• Unexplained stress symptoms, such as high blood pressure[12]
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    Recognize financial abuse. Financial elder abuse covers any activity that takes the money or resources from an elder under questionable circumstances. This includes taking money or property, forging a signature to gain resources, using property or possessions without permission, taking money for services not given, and scams or cons of any nature. Signs include:
    • Unpaid bills
    • Withdrawals from accounts that can't be explained, which may be frequent
    • New legal documents
    • Missing property
    • Suspicious signatures on legal or bank documents
    • Implausible explanations of elderly finances by the caregiver or family[13][14]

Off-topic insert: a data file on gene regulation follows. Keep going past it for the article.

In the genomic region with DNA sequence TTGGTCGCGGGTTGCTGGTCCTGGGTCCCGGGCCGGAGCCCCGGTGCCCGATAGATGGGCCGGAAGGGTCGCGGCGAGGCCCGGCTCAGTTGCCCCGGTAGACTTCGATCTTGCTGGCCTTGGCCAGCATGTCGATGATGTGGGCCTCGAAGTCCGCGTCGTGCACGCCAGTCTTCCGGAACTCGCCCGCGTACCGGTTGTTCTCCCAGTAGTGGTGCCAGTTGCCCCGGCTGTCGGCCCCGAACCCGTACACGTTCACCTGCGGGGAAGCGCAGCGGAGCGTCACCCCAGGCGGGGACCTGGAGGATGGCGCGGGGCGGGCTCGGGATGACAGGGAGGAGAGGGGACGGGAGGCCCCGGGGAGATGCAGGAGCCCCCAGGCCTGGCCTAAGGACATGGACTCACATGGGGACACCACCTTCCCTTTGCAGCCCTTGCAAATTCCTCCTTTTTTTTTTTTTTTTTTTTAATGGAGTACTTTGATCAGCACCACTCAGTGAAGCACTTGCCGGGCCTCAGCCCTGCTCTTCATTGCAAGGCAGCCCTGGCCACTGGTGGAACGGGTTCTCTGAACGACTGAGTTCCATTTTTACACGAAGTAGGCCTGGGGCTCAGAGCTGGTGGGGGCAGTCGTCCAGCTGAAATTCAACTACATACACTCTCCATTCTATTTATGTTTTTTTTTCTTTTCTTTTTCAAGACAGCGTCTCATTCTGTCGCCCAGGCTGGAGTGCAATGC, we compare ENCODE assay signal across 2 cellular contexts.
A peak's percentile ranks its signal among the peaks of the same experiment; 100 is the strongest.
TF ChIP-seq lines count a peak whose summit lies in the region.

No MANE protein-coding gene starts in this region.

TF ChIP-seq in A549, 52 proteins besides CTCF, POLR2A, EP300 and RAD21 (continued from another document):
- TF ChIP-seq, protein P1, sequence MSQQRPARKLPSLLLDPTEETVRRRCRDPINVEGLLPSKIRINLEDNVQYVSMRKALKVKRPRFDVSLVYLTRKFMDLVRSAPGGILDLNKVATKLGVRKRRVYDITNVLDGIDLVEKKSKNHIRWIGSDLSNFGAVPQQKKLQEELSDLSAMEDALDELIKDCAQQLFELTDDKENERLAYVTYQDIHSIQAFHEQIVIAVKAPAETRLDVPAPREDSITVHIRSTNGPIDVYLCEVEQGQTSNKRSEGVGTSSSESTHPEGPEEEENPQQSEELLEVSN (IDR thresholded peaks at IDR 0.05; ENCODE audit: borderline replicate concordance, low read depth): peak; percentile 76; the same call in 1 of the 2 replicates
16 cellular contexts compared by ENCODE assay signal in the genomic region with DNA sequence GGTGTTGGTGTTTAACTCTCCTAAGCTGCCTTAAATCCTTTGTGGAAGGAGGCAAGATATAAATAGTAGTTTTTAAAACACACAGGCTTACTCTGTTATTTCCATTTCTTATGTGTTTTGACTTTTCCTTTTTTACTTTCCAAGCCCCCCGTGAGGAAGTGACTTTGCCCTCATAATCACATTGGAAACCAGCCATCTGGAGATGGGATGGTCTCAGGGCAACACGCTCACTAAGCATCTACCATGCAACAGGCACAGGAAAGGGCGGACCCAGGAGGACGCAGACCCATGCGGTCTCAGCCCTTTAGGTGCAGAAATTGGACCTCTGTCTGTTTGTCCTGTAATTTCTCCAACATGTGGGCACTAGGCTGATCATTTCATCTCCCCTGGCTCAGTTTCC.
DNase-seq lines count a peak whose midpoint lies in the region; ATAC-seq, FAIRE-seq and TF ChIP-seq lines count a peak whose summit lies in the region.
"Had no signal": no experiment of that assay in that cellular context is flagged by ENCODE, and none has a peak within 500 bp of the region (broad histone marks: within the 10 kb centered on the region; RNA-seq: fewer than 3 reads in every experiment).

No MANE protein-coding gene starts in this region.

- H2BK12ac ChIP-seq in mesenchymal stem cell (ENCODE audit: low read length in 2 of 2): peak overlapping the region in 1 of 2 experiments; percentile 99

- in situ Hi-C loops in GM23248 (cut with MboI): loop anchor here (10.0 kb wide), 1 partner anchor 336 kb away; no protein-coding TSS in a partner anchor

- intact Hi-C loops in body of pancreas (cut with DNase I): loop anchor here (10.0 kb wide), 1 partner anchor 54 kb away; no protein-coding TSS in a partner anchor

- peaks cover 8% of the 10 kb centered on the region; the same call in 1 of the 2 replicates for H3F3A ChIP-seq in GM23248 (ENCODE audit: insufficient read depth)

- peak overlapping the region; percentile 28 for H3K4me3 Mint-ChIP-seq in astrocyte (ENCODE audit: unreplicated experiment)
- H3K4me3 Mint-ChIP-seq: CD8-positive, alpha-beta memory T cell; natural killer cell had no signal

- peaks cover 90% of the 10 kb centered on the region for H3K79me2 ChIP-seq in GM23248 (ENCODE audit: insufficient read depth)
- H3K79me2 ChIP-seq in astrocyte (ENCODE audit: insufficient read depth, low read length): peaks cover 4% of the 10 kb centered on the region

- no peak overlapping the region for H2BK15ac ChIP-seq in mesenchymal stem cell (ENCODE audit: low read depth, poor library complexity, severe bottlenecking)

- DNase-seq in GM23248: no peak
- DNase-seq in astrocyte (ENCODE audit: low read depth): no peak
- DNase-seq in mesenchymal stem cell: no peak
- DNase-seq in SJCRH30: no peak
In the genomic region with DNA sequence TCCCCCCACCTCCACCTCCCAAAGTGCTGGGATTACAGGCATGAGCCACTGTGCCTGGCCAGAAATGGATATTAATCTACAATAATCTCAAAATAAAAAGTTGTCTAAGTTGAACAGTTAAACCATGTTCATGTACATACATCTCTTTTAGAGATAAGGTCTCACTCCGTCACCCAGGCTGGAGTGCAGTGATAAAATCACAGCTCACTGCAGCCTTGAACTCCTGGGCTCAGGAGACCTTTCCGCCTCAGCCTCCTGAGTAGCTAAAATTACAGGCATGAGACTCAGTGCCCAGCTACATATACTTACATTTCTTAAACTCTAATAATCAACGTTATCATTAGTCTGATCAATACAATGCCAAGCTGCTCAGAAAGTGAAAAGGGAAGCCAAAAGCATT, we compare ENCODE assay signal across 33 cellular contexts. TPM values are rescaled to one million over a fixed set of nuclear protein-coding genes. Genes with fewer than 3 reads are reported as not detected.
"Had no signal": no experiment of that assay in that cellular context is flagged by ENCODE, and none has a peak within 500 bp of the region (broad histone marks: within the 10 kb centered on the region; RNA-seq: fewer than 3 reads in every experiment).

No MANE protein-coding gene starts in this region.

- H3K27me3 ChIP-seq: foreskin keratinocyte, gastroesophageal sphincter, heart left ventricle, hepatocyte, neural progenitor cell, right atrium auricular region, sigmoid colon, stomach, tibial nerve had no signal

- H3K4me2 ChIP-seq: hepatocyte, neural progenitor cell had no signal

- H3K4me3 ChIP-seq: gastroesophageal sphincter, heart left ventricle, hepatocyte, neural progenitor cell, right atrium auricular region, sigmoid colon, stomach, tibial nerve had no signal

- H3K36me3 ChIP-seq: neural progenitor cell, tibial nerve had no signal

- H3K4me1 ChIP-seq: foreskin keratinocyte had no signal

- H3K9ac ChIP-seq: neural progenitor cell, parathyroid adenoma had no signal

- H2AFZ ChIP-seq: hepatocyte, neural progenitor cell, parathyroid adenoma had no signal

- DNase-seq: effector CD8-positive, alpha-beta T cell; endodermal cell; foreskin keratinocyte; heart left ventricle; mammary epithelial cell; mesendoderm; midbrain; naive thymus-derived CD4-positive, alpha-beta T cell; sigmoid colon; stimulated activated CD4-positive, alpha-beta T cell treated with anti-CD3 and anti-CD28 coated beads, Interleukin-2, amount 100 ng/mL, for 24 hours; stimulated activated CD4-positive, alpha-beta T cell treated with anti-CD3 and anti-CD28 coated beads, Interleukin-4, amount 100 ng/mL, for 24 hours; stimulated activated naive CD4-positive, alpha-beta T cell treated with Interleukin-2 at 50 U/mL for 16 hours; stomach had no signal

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    Watch for neglect. Neglect is when caregivers neglect to fulfill their responsibilities to provide adequate care. This can be active neglect, which is when they purposefully withhold care from the elderly person and may be motivated by financial gain or personal conflicts. It can also be passive neglect, which is when the caregiver does not have adequate knowledge, resources, ability, health, or maturity to be the proper caregiver anymore. Signs of this include:
    • Lack of necessities such as food, water, and heat
    • Inadequate living arrangements, such as poor ventilation, lack of utilities, unsafe wiring, and improper ventilation
    • Infestations of animals or insects
    • Medical mismanagement, including out of date, empty, or unmarked prescriptions
    • Presence of bedsores, skin rashes, or other preventable skin ailments
    • Improper hygiene
    • Dehydration
    • Absence of necessary aids, such as glasses, walkers, dentures, hearing aids, or braces
    • Untreated medical conditions, such as infections, soiled bandages, and unattended sprains or fractures[15]

Method 3
Understanding Elder Abuse